Forschungs- & Entwicklungsinformationsdienst der Gemeinschaft - CORDIS

ROV derived video data and seismic data from Gullfaks, Tommeliten and Nyegga, physical and biological effects of hydrocarbon seeps in northern waters

Result description:
Since the early 1980's Statoil has conducted research on seepage of hydrocarbons in northern waters. The current METROL initiative (2002-2005) was incorporated as part of this endeavour.

Main results from the Statoil/METROL work show that:
- Both micro- and macro-seeps are self-sealing, where the formation of bacterial mats and carbonate represent major steps in the sealing process,
- Focussed hydrocarbon seeps are long-lived and reach a steady-state flux situation,
- Bacterial mats are used as nutrients to macro organisms (hermite crabs),
- Large amounts of carbonate can form sub-surface,
- Hydrate-pingoes modify the seabed topography.

'Hydrate pingoes' form part of this landscape. They are up 1 m high mounds and have four main characteristics:
- They are sediment-covered
- They have a 'carpet' of tubeworms
- They are partly covered by bacterial mats
- They have 'corrosion pits' where soil has become fluidised.

Hydrate pingoes only form at locations where there is a continuous supply of 'guest molecules' from below (i.e., where there is seepage of light hydrocarbons). They are a direct result of local formation and disintegration of sub-surface gas hydrates.

During METROL methane bubbling through the seafloor at Tommeliten and Gullfaks was detected by the use of hull-mounted single beam echosounder. ROVs were used to document these 'macro' seeps visually on the seafloor. In addition to visible macroseeps, there also occurs 'invisible' microseepage of fluids through the seafloor. These are very difficult to document without the use of ROVs. At Nyegga there are only microseeps. At microseep locations which occur at all sites Tommeliten, Gullfaks and Nyegga, bacterial mats form on the seafloor due to anoxic water flowing up to the seafloor.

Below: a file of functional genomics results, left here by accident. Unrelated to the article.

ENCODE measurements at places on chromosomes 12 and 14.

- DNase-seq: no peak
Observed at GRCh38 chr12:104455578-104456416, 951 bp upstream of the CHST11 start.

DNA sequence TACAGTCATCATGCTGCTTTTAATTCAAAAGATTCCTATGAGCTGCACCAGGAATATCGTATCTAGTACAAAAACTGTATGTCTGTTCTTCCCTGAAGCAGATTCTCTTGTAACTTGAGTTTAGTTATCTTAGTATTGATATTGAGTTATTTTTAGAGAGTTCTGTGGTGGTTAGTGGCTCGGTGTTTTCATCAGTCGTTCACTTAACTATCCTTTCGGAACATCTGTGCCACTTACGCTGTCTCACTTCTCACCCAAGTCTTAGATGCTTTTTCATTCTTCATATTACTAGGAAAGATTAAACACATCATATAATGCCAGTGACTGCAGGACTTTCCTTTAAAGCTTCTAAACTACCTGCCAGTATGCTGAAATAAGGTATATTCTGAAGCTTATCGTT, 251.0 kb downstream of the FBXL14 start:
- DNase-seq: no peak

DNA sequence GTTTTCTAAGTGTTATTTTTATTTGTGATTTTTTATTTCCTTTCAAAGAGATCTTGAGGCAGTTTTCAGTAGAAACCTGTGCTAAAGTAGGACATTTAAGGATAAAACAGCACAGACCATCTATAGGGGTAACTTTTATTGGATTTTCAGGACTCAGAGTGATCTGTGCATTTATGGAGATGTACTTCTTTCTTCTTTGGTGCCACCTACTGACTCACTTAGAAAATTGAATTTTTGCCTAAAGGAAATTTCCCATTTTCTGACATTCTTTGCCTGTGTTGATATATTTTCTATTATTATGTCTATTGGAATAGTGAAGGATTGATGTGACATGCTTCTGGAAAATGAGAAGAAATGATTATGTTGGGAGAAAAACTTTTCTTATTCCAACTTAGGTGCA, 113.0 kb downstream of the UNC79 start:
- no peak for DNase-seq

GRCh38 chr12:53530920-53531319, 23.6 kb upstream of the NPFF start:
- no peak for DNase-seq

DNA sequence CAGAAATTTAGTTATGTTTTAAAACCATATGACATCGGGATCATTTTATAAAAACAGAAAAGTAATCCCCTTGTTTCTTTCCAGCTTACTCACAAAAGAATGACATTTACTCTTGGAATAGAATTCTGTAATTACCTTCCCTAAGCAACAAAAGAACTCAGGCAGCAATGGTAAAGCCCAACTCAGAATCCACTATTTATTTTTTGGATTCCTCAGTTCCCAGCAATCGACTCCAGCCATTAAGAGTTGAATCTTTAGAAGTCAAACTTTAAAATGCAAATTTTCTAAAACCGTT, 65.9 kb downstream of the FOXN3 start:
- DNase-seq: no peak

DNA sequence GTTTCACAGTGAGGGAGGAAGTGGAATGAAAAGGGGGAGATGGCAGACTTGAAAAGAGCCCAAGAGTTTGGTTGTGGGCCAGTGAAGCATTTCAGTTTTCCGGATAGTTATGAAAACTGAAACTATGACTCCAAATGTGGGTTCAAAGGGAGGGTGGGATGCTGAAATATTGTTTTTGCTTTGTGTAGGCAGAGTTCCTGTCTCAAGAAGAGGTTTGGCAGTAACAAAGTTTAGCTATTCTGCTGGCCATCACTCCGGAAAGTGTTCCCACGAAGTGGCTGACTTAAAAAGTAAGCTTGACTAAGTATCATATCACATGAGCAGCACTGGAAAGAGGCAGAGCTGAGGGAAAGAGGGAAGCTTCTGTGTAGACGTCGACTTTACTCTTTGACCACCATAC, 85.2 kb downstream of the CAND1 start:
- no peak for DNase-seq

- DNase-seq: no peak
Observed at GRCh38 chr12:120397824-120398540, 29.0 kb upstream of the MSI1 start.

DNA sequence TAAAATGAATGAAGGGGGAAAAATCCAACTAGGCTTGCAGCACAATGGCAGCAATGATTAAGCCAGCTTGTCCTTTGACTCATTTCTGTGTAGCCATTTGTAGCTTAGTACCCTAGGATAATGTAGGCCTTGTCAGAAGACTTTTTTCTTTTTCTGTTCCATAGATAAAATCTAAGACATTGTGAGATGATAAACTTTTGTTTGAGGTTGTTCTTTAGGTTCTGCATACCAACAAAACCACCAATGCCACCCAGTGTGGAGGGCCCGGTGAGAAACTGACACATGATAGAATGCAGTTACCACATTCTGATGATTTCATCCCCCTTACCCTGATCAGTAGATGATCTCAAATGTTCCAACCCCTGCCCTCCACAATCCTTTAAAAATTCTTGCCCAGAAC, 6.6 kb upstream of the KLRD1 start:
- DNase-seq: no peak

ROV-operations conducted by Statoil at the three sites resulted in the visual documentation of the exact location of bacterial mats and microseepage. These ROV-operations have been conducted using dynamically positioned (DP) operated surface vessels and high accuracy underwater position keeping.

Key innovations:
Key innovations are that hydrate pingoes and bacterial mats show the exact locations where active micro-seepage occurs.

At Nyegga, we have for the first time documented the existence of a gas hydrates submarine 'tundra' landscape on the seafloor. The very irregular landscape is suspectedly caused by the formation and disintegration of sub-seafloor gas hydrates, much in the same fashion as sub-surface ice in a true tundra landscape on land.

Current applications:
The results help Statoil and other users of the seafloor to improve our field development strategy and designs, and to improve our understanding of the natural chemical environments and their effects on biology.

All the results are utilized by Statoil to improve the knowledge on the hydraulics of the seafloor in association with field development and pipeline construction.

Further users interested in these results are: engineers, exploration geophysicists, biologists, environmental and drilling safety specialists, marine geologists.

Expected benefit:
Statoil scientist working within METROL is an advisory member of the IOPD committee since 1986, funded by Texas A&M University, and esp responsible for safety problems in drilling. METROL results are expected to feed into increased safety and improved environmental issues (less impact) in drilling, as it becomes more and more know, which pockets can be drilled into and which are too dangerous and should be left alone.

Reported by

Forusbeen 50
See on map
Folgen Sie uns auf: RSS Facebook Twitter YouTube Verwaltet vom Amt für Veröffentlichungen der EU Nach oben